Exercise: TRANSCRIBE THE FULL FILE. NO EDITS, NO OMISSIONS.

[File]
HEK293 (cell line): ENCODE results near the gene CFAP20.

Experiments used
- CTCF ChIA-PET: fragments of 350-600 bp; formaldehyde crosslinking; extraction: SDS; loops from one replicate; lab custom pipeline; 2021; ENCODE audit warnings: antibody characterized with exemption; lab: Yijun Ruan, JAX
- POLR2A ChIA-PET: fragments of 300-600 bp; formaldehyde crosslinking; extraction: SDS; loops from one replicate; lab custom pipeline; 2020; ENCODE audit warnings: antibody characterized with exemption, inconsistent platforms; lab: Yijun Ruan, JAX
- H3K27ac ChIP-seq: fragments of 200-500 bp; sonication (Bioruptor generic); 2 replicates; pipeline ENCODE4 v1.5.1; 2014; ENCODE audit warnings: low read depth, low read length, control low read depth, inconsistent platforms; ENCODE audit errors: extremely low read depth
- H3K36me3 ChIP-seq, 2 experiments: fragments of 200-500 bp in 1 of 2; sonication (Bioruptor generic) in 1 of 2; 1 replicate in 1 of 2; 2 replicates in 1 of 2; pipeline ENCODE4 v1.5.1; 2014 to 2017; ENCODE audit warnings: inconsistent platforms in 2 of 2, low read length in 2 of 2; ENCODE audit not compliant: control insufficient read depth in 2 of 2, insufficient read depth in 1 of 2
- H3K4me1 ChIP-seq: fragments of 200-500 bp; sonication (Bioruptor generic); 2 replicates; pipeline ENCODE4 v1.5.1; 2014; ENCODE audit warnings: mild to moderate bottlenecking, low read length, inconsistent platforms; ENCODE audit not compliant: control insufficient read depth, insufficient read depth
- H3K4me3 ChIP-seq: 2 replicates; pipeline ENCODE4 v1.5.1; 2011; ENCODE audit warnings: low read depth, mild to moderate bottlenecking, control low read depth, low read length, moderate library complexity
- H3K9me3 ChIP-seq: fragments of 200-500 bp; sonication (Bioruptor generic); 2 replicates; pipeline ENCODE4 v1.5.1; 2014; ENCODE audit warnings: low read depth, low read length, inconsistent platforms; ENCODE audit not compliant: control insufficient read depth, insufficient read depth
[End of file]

HEK293 (cell line): ENCODE results near the gene CFAP20.

Experiments used
- CTCF ChIA-PET: fragments of 350-600 bp; formaldehyde crosslinking; extraction: SDS; loops from one replicate; lab custom pipeline; 2021; ENCODE audit warnings: antibody characterized with exemption; lab: Yijun Ruan, JAX
- POLR2A ChIA-PET: fragments of 300-600 bp; formaldehyde crosslinking; extraction: SDS; loops from one replicate; lab custom pipeline; 2020; ENCODE audit warnings: antibody characterized with exemption, inconsistent platforms; lab: Yijun Ruan, JAX
- H3K27ac ChIP-seq: fragments of 200-500 bp; sonication (Bioruptor generic); 2 replicates; pipeline ENCODE4 v1.5.1; 2014; ENCODE audit warnings: low read depth, low read length, control low read depth, inconsistent platforms; ENCODE audit errors: extremely low read depth
- H3K36me3 ChIP-seq, 2 experiments: fragments of 200-500 bp in 1 of 2; sonication (Bioruptor generic) in 1 of 2; 1 replicate in 1 of 2; 2 replicates in 1 of 2; pipeline ENCODE4 v1.5.1; 2014 to 2017; ENCODE audit warnings: inconsistent platforms in 2 of 2, low read length in 2 of 2; ENCODE audit not compliant: control insufficient read depth in 2 of 2, insufficient read depth in 1 of 2
- H3K4me1 ChIP-seq: fragments of 200-500 bp; sonication (Bioruptor generic); 2 replicates; pipeline ENCODE4 v1.5.1; 2014; ENCODE audit warnings: mild to moderate bottlenecking, low read length, inconsistent platforms; ENCODE audit not compliant: control insufficient read depth, insufficient read depth
- H3K4me3 ChIP-seq: 2 replicates; pipeline ENCODE4 v1.5.1; 2011; ENCODE audit warnings: low read depth, mild to moderate bottlenecking, control low read depth, low read length, moderate library complexity
- H3K9me3 ChIP-seq: fragments of 200-500 bp; sonication (Bioruptor generic); 2 replicates; pipeline ENCODE4 v1.5.1; 2014; ENCODE audit warnings: low read depth, low read length, inconsistent platforms; ENCODE audit not compliant: control insufficient read depth, insufficient read depth